Acknowledgments
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Article and author information
Chenmin Hu
Chenmin Hu is the founder and CEO of Anchor Semiconductor Inc. He has over 40 years of industry experience and has previously worked with Synopsys and Valid Logic. He holds Ph.D. degree in Electrical Engineering.
Khurram Zafar
Khurram Zafar is Vice President of Applications Engineering and Technical Marketing at Anchor Semiconductor. He has over 30 years of industry experience and has previously worked with KLA and Texas Instruments. He holds B.S. degree in Electrical Engineering.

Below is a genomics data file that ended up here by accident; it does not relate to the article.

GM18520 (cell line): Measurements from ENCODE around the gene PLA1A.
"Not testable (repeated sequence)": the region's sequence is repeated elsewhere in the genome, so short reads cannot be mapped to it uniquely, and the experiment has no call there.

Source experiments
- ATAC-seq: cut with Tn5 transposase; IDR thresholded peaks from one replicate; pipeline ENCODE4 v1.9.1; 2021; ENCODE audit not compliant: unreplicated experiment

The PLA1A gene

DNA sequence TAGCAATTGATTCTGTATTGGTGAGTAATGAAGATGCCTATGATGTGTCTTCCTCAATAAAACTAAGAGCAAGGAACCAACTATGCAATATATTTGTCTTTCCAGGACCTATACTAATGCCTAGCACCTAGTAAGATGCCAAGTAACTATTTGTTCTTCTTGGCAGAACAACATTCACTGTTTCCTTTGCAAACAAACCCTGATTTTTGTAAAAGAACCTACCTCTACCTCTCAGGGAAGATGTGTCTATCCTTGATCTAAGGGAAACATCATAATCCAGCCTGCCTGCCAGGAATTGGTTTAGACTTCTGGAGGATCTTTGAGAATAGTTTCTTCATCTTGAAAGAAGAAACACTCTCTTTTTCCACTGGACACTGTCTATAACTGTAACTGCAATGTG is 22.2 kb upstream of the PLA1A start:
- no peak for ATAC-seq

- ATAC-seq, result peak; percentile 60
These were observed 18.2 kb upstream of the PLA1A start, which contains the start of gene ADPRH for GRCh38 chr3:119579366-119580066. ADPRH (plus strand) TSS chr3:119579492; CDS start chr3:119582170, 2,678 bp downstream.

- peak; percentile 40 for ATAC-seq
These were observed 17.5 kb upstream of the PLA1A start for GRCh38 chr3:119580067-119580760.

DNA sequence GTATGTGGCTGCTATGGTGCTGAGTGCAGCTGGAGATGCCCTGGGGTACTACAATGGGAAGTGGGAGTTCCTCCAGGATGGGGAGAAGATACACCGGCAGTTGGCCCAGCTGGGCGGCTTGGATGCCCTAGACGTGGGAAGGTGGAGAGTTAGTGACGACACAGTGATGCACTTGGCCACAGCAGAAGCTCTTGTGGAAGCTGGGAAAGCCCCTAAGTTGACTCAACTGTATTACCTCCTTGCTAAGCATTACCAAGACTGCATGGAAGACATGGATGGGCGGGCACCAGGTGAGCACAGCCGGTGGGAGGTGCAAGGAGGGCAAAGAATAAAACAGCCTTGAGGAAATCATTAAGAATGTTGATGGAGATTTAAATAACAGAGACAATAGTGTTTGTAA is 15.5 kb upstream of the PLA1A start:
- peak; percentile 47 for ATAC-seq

Abhishek Vikram
Abhishek Vikram is Director of Applications Engineering and Technical Marketing at Anchor Semiconductor. He has over 19 years industry experience and has previously worked with KLA and GlobalFoundries. He holds Ph.D. degree in Electrical Engineering.
Geoffrey Ying
Geoffrey Ying is Vice President of Business Development and Product Marketing at Anchor Semiconductor. He has over 30 years of industry experience and has previously worked with Cadence and Synopsys. He holds M.S. degree in Electrical Engineering and MBA.
Publication records
Published: Dec. 30, 2020 (Versions2
References
Journal of Microelectronic Manufacturing